Army commander-in-chief Gen Prayuth Chan-ocha hit the nail right on the head when he said recently the closed circuit television (CCTV) system in the restive deep South needs to be overhauled to become centralised and more systematic.
Security officials patrol in front of a fire-damaged surveillance camera on Thasab-Lammai Road in Muang district of Yala province. Arsonists torched 116 cameras in seven districts of the province earlier this month.
His remark came one day after vandals believed to be linked to militant gangs or hired hands in the pay of a business entity involved in a conflict over a CCTV auction _ as suspected by Deputy Prime Minister Chalerm Yubamrung _ went on a rampage, torching 116 CCTV cameras in seven districts of Yala province on Jan 14.
Gen Prayuth, however, missed the point when he said corruption in connection with the procurement of surveillance cameras by state and local agencies should not be mentioned at all because it would be pointless as the crooks will never change.
Procurement of materials by means of open bids or special bids by state or local agencies has long been rife with bribery, with the asking kickback rate demanded by crooked politicians _ according to some businessmen who are familiar with this malpractice _ reaching as much as 40% of a project's cost.
Procurement of CCTV cameras for use in the far South is no exception.
It was rife with corruption, but the problem largely went unreported or unnoticed.
Many surveillance cameras installed by various local governments such as tambon administration organisations (TAO) were cheap Chinese products which failed to work properly. Some of them were found to be just shells _ that is, without a recording device.
The CCTV system installed in the three southernmost provinces is in a mess and ineffective in deterring or preventing violence perpetrated by gangs or outlaws.
Most of the cameras are useless as they are not linked to a monitor. So when a violent incident such as a bomb attack or a drive-by shooting takes place in the vicinity close to where the cameras are installed, officials have to go to the spot to retrieve the recording chip for examination.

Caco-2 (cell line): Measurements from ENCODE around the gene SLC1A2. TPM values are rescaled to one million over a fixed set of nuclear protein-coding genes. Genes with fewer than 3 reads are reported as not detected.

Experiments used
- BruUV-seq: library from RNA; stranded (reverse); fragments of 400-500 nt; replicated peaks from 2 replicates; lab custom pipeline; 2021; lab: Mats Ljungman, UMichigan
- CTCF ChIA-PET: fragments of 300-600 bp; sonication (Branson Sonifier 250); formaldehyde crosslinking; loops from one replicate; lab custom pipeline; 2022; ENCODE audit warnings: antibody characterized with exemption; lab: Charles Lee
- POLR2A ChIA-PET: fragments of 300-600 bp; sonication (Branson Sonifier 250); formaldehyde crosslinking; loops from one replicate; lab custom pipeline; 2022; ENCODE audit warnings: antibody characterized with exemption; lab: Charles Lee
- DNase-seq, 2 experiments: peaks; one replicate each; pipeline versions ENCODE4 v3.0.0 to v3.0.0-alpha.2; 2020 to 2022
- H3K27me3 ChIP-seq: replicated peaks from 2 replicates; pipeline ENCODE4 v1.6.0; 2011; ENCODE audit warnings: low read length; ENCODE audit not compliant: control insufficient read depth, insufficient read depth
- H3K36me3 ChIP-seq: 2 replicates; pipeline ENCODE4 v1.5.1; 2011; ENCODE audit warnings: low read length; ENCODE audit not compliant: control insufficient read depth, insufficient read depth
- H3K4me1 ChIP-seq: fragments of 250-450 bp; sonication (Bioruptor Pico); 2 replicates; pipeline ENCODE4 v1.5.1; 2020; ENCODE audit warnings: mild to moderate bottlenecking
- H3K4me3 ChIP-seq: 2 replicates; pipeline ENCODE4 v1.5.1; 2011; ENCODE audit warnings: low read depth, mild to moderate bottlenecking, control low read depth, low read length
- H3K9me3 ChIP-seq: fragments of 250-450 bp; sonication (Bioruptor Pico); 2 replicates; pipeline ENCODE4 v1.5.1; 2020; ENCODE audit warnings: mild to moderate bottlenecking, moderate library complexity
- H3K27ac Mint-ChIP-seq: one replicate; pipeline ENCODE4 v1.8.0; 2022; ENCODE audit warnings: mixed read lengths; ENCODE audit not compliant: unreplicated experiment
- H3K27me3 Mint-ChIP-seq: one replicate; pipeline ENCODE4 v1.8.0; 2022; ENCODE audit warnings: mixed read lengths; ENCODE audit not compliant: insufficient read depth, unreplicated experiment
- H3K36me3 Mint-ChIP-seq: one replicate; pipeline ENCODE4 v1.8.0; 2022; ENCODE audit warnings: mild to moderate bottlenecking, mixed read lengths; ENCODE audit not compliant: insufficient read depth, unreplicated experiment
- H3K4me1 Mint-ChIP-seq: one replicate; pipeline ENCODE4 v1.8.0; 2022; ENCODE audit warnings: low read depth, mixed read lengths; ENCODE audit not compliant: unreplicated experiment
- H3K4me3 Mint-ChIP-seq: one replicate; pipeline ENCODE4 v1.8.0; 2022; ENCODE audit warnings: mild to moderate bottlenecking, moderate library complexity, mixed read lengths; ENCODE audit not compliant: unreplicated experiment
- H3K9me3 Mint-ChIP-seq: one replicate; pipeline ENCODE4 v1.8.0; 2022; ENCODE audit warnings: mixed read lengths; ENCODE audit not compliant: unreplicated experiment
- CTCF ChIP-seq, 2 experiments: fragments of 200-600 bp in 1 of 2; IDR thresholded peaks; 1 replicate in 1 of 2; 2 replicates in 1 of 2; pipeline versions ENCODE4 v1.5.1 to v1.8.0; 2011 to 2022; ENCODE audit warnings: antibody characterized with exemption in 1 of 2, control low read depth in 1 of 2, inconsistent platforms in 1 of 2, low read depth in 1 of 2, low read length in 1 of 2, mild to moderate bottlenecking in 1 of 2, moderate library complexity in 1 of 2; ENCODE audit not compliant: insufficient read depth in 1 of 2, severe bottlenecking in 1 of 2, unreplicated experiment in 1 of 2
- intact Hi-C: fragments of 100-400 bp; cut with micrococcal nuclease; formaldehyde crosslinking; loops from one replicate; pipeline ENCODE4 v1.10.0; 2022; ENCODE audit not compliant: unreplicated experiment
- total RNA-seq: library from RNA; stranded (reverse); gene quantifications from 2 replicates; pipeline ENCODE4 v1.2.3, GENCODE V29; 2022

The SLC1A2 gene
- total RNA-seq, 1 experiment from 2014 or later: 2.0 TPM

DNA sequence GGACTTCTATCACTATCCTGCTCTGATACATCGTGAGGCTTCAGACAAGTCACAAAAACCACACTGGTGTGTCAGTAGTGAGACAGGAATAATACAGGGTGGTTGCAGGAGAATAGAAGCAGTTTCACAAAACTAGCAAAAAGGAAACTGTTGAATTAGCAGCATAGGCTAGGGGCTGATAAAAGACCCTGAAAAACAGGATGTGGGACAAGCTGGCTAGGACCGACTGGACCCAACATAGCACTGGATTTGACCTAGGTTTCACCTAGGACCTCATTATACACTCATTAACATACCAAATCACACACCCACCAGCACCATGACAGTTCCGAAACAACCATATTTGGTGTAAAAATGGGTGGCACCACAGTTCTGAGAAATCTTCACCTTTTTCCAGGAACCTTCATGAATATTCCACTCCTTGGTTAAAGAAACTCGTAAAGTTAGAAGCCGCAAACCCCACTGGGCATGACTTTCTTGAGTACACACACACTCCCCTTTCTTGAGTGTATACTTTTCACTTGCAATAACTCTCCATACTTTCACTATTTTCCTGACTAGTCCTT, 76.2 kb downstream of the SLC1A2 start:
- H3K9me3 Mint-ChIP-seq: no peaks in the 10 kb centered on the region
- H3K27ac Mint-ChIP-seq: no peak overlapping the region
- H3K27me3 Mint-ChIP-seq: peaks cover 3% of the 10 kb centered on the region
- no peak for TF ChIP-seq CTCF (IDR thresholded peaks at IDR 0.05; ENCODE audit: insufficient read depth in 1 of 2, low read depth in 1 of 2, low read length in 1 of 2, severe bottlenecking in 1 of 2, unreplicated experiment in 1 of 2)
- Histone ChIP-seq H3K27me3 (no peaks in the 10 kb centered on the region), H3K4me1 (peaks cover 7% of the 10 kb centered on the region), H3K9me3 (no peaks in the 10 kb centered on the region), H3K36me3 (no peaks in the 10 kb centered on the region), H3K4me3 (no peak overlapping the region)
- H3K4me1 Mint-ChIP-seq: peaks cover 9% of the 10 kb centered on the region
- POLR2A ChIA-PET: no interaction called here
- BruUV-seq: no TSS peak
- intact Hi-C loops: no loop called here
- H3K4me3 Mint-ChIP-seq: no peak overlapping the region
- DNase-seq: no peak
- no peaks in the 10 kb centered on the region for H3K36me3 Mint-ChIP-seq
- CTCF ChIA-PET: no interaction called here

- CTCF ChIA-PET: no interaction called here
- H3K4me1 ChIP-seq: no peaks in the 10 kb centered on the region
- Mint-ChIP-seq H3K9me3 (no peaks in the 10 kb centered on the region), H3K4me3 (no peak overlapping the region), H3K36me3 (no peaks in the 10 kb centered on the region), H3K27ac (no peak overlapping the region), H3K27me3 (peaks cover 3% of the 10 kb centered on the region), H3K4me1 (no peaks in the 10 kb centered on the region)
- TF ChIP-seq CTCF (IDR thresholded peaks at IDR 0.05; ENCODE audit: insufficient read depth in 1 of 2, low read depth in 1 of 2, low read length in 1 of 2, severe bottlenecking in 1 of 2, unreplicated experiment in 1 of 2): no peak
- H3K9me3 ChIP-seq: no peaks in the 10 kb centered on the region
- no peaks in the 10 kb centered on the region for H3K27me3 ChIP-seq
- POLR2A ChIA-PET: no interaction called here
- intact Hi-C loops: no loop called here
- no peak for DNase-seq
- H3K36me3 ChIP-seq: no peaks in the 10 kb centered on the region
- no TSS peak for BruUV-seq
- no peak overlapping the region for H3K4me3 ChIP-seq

Many cameras installed by local bodies are attached to power poles and hang so low, they can easily be torched.
The common method used in most incidents is to wrap the tube of a motorcycle tyre with cloth soaked in petrol, set it alight and hang the burning tube on the camera with the help of a bamboo pole.
As for the small number of real cameras which are connected wirelessly to control monitors set up at police stations or district offices to provide real-time images, they are also useless because few people monitor them.
Since most cameras are not monitored or are not linked to the monitors, liaison among the agencies which independently set up their own surveillance systems such as the Office of the Interior Permanent Secretary, the Provincial Administration Department and the TAOs is out of the question.
The forward command of the Internal Security Operations Command (Isoc) has its own CCTV system but for its own security only.
Latest reports suggest the Office of the Education Permanent Secretary has its own plan to install CCTV cameras in high-risk schools in the far South.
Why should the Education Ministry get involved in security affairs? Is it because it is concerned for the safety of teachers? Or is it because of money?
The current system under which each agency makes its own procurement of equipment and operates the system independently of anyone else should be overhauled and brought under one roof.
All cameras must be of high quality and linked wirelessly to control monitors at each police station or district office.
All control monitors must be manned around the clock with personnel able to detect suspicious activities.
It is indeed disappointing that very little attention has been placed on the recruitment and training of personnel to monitor surveillance systems.
Security agencies currently plan their own security systems separately.
Last but not least, all CCTV procurement projects by state or local agencies should be put on hold until there is a clear-cut policy from the government about which organisation should be responsible for surveillance.
A good example can be drawn from the British system.
With over 4 million CCTV cameras installed between 1996 and 2006, Britons are thought to be the most watched citizens in the western world.
It is claimed each citizen might be seen on 300 cameras a day, but half of the camera footage is unsuitable to convict criminals in court.
But the biggest problem with the British system is that it is passive _ that is, few circuits are monitored by anyone, so crimes committed in front of the cameras are not noticed until long after they occur.
Installing surveillance cameras is just half of the job. The other half, which is far more important, is to get qualified people to monitor them.
Veera Prateepchaikul is a former Editor, Bangkok Post.
About the author
- Writer: Veera Prateepchaikul
Position: Former Editor